Ishrat Jahan’s bail order: an explainer

Why the Delhi court avoided engaging with the larger case of the prosecution and granted her bail

ON Monday a Delhi court granted bail to former Indian National Congress councillor Ishrat Jahan after observing that it was persuaded to do so “despite the embargoes” contained in the Unlawful Activities (Prevention) Act [UAPA] and the Code of Criminal Procedure.

The order, delivered by Additional Sessions Judge Amitabh Rawat of the Karkardooma district court, Delhi, in State vs. Ishrat Jahan, made a reference to Section 43D of the UAPA, which stipulates that bail shall not be granted to an accused if the court believes there are ‘reasonable grounds’ that the accusations are ‘prima facie’ true. In doing so, it added that “apart from a general conspiracy and applicability of UAPA, the material against the specific accused (that is, Jahan)” is what had to be seen.

Jahan was arrested in March 2020 under FIR No. 59/2020 for allegedly being part of a “grand conspiracy” to instigate the communal violence that broke out in Delhi in the last week of February 2020. She was charged under various sections of the Indian Penal Code, the Prevention of Damage to Public Property Act and the Arms Act, along with the draconian anti-terror legislation UAPA. The order noted that Jahan was not the person who had the idea of a chakka jam; nor was she a member of any organization or incriminating WhatsApp group that purportedly played a role in the conspiracy.

Further, it said that she was “not a member of Muslims Students of JNU (Jawaharlal Nehru University) or Jamia Coordination Committee (JCC) or any of the four WhatsApp groups created by JCC, or Pinjra Tod, or Students of Jamia (SOJ) or Alumni Association of Jamia Milia (AAJMI), or DPSG (Delhi Protest Support Group). ” It added that it was also “not the case of the prosecution that she attended any meetings called by any of these organisations.”

Notably, the order emphasized that the protest site she was involved with — against the Citizenship Amendment Act and National Register of Citizens — was not located at the site of the riots in North-east Delhi, but elsewhere in Khureji. The prosecution also alleged that she was the main organizer of the Khureji protests and called the other accused as speakers there (namely Shifa ur Rehman, Meeran Haider, and Sharjeel Imam, among others). She also allegedly attacked the police personnel in Khureji. To this, the court said: “Even if it is accepted that she had connectivity with the other accused persons, yet the fact remains that she was neither physically present in North-East Delhi for riots nor was she part of any group, organisation or WhatsApp groups…” The court pointed out that her name didn’t crop up in the calls among the other accused or in any CCTV footage or in any of the conspiratorial meetings held in January and February 2020.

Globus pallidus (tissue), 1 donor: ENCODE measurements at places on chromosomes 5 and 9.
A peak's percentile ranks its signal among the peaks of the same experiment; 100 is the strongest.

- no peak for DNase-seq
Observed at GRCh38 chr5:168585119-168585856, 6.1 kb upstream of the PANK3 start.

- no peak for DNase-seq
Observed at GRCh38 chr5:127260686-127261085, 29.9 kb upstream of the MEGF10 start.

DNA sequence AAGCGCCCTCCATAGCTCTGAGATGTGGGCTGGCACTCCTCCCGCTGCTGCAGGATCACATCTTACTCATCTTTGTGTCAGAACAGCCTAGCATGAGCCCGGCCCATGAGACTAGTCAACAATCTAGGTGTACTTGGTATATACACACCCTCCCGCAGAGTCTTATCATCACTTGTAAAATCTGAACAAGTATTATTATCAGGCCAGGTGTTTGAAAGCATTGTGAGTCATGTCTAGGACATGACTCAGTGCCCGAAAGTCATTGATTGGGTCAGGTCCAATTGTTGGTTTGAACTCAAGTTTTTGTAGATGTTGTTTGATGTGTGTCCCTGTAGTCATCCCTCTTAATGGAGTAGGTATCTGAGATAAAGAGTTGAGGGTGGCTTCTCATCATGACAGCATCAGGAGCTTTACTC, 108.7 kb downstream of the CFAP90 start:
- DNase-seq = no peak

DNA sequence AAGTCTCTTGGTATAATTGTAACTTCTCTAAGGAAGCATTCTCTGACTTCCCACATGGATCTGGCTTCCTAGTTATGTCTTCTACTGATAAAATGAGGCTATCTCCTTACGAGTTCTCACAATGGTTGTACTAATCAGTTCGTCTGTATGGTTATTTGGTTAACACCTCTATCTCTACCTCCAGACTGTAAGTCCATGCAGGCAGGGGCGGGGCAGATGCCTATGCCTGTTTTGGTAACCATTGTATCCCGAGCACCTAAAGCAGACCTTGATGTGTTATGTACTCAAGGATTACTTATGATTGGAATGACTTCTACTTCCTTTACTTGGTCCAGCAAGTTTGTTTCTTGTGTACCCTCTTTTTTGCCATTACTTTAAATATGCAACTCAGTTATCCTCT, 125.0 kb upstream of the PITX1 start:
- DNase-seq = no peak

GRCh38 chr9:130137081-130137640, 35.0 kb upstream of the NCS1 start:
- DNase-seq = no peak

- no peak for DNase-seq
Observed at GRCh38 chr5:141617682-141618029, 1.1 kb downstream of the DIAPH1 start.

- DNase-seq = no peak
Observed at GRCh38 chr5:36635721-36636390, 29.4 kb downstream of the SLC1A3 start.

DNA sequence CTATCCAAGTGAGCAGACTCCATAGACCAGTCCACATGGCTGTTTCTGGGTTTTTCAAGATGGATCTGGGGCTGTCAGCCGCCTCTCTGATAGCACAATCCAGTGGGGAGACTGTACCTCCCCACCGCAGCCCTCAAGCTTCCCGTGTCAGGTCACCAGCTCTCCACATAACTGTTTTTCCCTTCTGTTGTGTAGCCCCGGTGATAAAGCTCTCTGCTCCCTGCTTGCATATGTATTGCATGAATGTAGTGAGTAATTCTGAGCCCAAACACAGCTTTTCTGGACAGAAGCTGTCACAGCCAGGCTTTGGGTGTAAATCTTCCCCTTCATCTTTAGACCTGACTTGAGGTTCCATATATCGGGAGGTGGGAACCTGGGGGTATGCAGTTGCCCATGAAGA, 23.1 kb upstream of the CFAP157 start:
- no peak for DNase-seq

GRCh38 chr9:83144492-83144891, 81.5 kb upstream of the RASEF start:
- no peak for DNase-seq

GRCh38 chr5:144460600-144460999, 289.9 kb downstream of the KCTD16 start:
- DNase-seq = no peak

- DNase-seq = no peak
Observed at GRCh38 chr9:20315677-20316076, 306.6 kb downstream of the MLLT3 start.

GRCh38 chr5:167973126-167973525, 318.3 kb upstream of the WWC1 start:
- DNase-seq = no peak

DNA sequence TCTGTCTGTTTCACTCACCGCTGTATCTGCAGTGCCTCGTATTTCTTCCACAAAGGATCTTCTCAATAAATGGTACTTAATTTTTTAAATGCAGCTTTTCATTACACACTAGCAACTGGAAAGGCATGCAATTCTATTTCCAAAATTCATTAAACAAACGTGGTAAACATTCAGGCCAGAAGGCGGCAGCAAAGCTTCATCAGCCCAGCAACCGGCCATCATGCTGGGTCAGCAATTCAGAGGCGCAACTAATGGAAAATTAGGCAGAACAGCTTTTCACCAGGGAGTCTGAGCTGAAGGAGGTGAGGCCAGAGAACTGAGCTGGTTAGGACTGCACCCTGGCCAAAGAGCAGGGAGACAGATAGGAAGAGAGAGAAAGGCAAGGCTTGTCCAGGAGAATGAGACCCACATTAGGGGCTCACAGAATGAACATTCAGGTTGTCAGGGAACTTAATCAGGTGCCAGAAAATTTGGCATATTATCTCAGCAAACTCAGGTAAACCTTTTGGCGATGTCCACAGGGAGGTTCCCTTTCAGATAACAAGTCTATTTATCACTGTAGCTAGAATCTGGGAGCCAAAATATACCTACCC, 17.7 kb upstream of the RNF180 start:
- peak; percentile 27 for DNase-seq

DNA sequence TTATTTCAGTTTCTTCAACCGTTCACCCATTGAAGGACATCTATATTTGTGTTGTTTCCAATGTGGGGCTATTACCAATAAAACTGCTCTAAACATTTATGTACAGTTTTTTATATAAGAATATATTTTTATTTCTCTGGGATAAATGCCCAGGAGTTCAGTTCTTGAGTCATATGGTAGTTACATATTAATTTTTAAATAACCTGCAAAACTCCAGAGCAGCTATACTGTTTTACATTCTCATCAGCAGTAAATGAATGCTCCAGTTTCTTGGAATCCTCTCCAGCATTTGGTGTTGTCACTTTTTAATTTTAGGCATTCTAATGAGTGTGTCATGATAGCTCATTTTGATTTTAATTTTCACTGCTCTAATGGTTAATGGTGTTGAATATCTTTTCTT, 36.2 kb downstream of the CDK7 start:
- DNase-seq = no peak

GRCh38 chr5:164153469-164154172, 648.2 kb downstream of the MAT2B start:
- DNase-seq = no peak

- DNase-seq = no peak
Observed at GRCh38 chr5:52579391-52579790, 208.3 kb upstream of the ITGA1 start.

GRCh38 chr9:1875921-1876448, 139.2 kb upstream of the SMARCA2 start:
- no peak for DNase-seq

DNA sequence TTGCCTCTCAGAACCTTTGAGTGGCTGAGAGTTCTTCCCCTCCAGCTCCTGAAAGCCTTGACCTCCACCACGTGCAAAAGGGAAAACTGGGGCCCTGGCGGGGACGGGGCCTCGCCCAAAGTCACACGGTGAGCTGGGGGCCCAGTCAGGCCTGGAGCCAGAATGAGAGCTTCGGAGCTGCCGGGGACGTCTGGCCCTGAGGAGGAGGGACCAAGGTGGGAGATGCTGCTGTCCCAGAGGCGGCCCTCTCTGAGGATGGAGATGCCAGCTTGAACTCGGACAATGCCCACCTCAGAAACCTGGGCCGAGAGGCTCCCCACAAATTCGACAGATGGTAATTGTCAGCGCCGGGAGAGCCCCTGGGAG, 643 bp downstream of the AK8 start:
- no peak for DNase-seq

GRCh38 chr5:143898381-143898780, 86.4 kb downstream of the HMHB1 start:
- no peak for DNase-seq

The special court in Karkardooma also directed the former Congress councillor to furnish a personal bond of Rs. 50,000 with sureties and enlisted several other bail conditions, including those prohibiting her from leaving Delhi without the Court’s permission, tampering with the evidence or contacting witnesses.

The order, according to lawyer Abhinav Sekhri, differs from the previous bail orders in this case for the legal approach adopted, and marks the first instance of bail being granted to an accused by a special court in FIR No. 59/2020, with four other co-accused being granted bail by the Delhi High Court. Sekhri suggests that the court adopted a tightrope-walking technique which justified bail, but did not engage with the larger case of the prosecution.

Click here to view the court’s full order.